New Directions – Spring 1980

The Director Writes

By: Martin Biddle

Originally Published in 1980

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In the next few numbers of Expedition I shall take a look at the Museum’s research in the field now and in the future. First, however, there is an immediate issue which faces everyone of us working in museums, and indeed everyone concerned with the investigation and explanation of the human past and the preservation of its remains.

For over six years Congress has been considering a bill—now known as HR 3403—to implement the UNESCO Convention on the Means of Prohibiting and Preventing the Illicit Import, Export, and Transfer of Ownership of Cultural Property, ratified by the United States in 1972. The Convention seeks to control the international trade in cultural materials, especially in antiquities stolen from museums or clandestinely excavated from archaeological sites. Bill 3403 seeks to implement the Convention in the U.S. by controlling and in certain circumstances preventing the importation of cultural properties which result from these illicit activities. The Convention and the Bill are bitterly opposed by many prominent art dealers and some museum professionals, who argue that unilateral action by the United States will do nothing to control a situation which it is the responsibility of the countries of origin to police. The Convention and the Bill are supported equally strongly by every national organization representing American archaeologists, every national American museum organization, and many of the nation’s largest and most important museums, including The University Museum.

The Bill, which enjoys the strong support of the Department of State, was introduced in the House on April 3, 1979 by then Representative Mikva of Illinois. It has been altered and much weakened in Committee, but still offers some useful means of implementing the UNESCO Convention. Perhaps as important, the Bill serves notice that this country will no longer by its very inaction countenance the looting of archaeological sites and ethnographic materials to feed the art markets, now growing ever more active as antiquities are purchased at ever higher prices as a hedge against inflation.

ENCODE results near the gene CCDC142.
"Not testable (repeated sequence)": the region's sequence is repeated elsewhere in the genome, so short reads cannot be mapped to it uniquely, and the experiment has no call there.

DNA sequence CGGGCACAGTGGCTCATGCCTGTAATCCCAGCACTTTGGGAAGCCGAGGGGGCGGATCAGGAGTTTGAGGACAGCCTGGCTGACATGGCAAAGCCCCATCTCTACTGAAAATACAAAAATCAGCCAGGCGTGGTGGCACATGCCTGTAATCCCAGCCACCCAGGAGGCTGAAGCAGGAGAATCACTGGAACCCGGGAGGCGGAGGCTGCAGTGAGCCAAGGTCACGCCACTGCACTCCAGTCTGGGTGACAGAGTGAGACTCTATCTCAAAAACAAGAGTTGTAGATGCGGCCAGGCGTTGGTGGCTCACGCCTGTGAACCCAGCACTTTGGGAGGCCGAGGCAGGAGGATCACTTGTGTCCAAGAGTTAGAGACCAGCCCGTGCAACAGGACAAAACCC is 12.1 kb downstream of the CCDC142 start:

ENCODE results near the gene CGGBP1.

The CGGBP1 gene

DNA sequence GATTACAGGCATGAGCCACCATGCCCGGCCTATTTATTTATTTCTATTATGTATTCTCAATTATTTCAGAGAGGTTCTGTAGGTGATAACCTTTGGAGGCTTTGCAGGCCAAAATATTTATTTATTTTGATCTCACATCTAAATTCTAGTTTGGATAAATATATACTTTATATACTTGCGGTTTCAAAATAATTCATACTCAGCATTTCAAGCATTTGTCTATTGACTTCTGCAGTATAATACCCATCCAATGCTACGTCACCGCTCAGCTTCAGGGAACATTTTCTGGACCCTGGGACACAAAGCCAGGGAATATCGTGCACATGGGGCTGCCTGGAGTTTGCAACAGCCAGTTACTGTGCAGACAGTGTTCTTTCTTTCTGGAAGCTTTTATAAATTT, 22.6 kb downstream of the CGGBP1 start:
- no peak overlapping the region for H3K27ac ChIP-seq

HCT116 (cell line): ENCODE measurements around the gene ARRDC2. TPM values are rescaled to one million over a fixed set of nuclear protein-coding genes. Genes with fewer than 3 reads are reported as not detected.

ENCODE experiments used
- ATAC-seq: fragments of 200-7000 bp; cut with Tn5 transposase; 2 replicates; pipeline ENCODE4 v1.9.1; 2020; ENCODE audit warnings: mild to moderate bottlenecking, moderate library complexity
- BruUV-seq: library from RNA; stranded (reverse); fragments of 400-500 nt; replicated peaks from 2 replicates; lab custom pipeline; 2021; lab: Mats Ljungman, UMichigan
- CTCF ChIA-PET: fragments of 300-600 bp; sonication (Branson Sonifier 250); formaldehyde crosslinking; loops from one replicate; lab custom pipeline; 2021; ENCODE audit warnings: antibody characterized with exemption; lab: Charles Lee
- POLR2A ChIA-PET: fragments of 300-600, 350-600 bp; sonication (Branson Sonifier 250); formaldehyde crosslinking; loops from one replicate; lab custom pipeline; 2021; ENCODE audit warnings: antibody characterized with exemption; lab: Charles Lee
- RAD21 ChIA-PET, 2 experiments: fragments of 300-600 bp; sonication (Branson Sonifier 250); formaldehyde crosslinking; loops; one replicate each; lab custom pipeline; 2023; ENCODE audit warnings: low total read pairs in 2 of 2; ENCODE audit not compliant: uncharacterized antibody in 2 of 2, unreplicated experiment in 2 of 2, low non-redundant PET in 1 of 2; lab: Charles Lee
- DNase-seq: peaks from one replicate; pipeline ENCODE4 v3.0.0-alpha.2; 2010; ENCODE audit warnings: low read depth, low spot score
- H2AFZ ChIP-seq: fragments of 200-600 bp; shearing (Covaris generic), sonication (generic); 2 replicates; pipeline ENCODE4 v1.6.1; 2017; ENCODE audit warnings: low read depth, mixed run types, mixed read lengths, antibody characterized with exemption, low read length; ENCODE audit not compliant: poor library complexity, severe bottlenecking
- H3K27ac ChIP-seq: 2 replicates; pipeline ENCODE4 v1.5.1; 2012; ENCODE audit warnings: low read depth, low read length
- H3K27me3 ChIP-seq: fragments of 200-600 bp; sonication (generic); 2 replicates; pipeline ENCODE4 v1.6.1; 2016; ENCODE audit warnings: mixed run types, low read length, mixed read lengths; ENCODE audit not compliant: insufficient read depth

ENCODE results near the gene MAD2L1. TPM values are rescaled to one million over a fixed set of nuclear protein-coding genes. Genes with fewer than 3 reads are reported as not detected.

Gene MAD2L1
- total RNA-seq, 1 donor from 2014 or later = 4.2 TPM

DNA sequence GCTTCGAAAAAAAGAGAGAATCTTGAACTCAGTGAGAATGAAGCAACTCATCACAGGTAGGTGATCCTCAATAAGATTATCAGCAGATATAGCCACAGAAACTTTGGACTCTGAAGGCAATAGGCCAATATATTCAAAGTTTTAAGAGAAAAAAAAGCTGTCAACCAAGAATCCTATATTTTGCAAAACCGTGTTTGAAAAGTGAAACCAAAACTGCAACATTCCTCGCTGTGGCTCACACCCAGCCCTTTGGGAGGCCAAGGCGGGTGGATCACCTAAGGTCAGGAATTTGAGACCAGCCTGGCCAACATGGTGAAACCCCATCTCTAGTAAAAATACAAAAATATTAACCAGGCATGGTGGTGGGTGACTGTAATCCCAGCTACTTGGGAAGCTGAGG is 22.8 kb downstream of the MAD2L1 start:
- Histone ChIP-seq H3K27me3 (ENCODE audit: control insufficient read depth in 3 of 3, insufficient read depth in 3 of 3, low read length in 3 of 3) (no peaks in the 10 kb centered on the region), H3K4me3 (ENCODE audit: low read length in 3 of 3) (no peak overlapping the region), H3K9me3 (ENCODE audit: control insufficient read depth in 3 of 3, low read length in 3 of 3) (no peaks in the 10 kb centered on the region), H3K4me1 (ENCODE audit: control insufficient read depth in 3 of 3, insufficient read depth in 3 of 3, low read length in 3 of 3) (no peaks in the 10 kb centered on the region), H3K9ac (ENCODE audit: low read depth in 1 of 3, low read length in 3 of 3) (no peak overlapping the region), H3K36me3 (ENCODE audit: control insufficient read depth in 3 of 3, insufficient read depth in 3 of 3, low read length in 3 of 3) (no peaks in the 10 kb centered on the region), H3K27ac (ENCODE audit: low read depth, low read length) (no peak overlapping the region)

With its world-wide research, often in countries whose archaeological sites are subject to massive destruction by illicit digging, this Museum is in an excellent position to know just how vital it is that this Bill should pass into law. It is no argument to say that the destruction caused by looting is minimal compared with that brought about by modern development, forestry, agriculture, mining and the like. The point is, looting is specific, aimed precisely at archaeological sites because these produce the desired objects. Moreover, this is an agency of destruction which is avoidable. Countries like the United States, whose wealth still allows its citizens the privileged position of acquiring archaeological and ethnological materials from across the world, have a particular responsibility to use their ability with restraint and wisdom.

All friends of the Museum can help to secure the passage of HR 3403 by writing to their representatives in Congress and to members of the Subcommittee on Trade of the House Ways and Means Committee urging support for the Bill. I will be glad to let anyone interested have copies of the Bill and other relevant papers, as well as the names of members of the Committee.

The University Museum was the first museum in the country to go on record against the trade in looted antiquities with the Pennsylvania Declaration of 1970 (see facing page) . The Museum’s new policy on acquisitions passed by the Board of Managers in 1979 strengthens the 1970 Declaration. Now we have a chance to back our words with action. Our tradition of scholarship and our long history of cordial relations with the many countries in which we excavate and study require that we support this urgent measure.

Cite This Article

Biddle, Martin. "New Directions – Spring 1980." Expedition Magazine 22, no. 3 (March, 1980): -. Accessed July 24, 2024.

This digitized article is presented here as a historical reference and may not reflect the current views of the Penn Museum.

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